Binary operations are operations such as addition, subtraction, multiplication, division, modulus etc. that are applied to two quantities.
example 1: is an example of an expression with addition as the binary operation
example 2: Let f and g be functions defined on sets A to B. Then the composition of the functions is a binary operation
We will use * to denote an arbitrary (general) binary operation.
A set G is “upgraded” into a group if it satisfied the following axioms under one binary operation (*) :
An Abelian group is a group that is follows the axioms 1 – 4 with the addition of one property:
For the remainder of this post, we will explore these axioms and look at some examples
This means we can take any elements in the set G and perform the operation defined by * and the result will also be an element in the group.
Consider this example: If with regular addition, +, as the binary operation, then we want to know if we can take any two numbers in the set, add them, and get another number that is still in the set.
- (4 is in the set, hence condition is satisfied for this example)
- (2 is in the set, hence condition is satisfied for this example)
So far, it seems like G is closed under addition! If we can find at least one example of two numbers from G that, when added, result in a number that is not in the set, then we’ve shown that condition isn’t satisfied for all the elements of the set.
- which is not in the set. Hence, we can conclude that G is not closed under + since closure is not satisfied for ALL elements in the set!
- If we were trying to prove that G is a group under +, then we can already stop and conclude that it isn’t closed under the operation.
If a set G is associative, then we can take any three elements of a set G, perform the defined group operation, * , and the result will be the same irrespective of the order in which we applied the operation.
Consider the same example:
- Then So we can conclude that In other words, the placement of the brackets did not affect the result after the operation, +, was performed.
If this holds for all elements in G, then we can conclude that G is associative!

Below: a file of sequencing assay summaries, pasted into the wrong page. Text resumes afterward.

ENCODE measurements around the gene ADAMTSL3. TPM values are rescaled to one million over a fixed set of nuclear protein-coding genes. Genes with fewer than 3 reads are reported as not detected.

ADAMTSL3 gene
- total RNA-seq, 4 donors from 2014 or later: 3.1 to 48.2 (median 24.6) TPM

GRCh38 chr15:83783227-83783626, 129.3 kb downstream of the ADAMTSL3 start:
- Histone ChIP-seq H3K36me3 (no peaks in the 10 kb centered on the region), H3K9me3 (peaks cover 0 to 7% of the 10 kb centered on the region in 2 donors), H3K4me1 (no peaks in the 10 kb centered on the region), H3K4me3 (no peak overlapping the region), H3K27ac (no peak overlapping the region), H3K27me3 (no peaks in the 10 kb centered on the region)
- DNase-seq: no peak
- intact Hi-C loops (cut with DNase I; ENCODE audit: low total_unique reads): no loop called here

- If the binary operation was division, for the same set G, then the placement of the brackets would be important. Let * denote division, then and . Hence the answer changed, so division is not associative for the set G
i.e. there exists an element, called the identity element, such that for any element
To understand this, let’s look at some cases for different groups:
- under binary operation, +, has zero as the identity element. Since for any element in G, we can add zero and get that element:
- Set has 1 as the identity element since
i.e. here exists an element,
- Since has zero as the identity element. Then the inverse of
- Similarly, the inverse of and so on
Something worth noting for a group, under multiplication: the inverse law takes into account that 0 cannot have an inverse
So under some operation, an element and its inverse will give you the identity element!
- If we consider the set G under multiplication, then the inverse property is not satisfied since 0 has no inverse element. In other words, there is (where 1 is the identity element of G under multiplication).
We denote a set G that forms a group under a binary operation as
example 1: is a set G with addition as the binary operation
example 1: is a set G with multiplication as the binary operation
To show that a set is a group, we want to show that all 4 axioms are satisfied for the defined operation * simultaneously. If we can find at least one counter-example, then we can immediately conclude that a set is not a group.
In our case, G was not a group under addition since it wasn’t closed. All other properties were satisfied.
Commutativity tells us the order in which we apply the operation to our elements in some set doesn’t matter.
- For our example, under binary operation, +, we could add two elements, as and get the same result
- For instance, or . Note again, how 7 is not in the set, again reminding us that out set is not closed. In this case that our set was closed and commutative, G would be an Abelian group!
Now we’ll explore some sets that form groups and which don’t:
example 1: set of n x n matrices with real coefficients only form a group when every matrix is invertible. the identity matrix will be the identity element
example 2: the set of real numbers without zero forms a group under multiplication with identity 1. If zero is included in the set, then 0 does not have an inverse, hence inverse property isn’t satisfied and set under multiplication is not a group
example 3: the set of rational numbers, under addition with 0 as the identity forms a group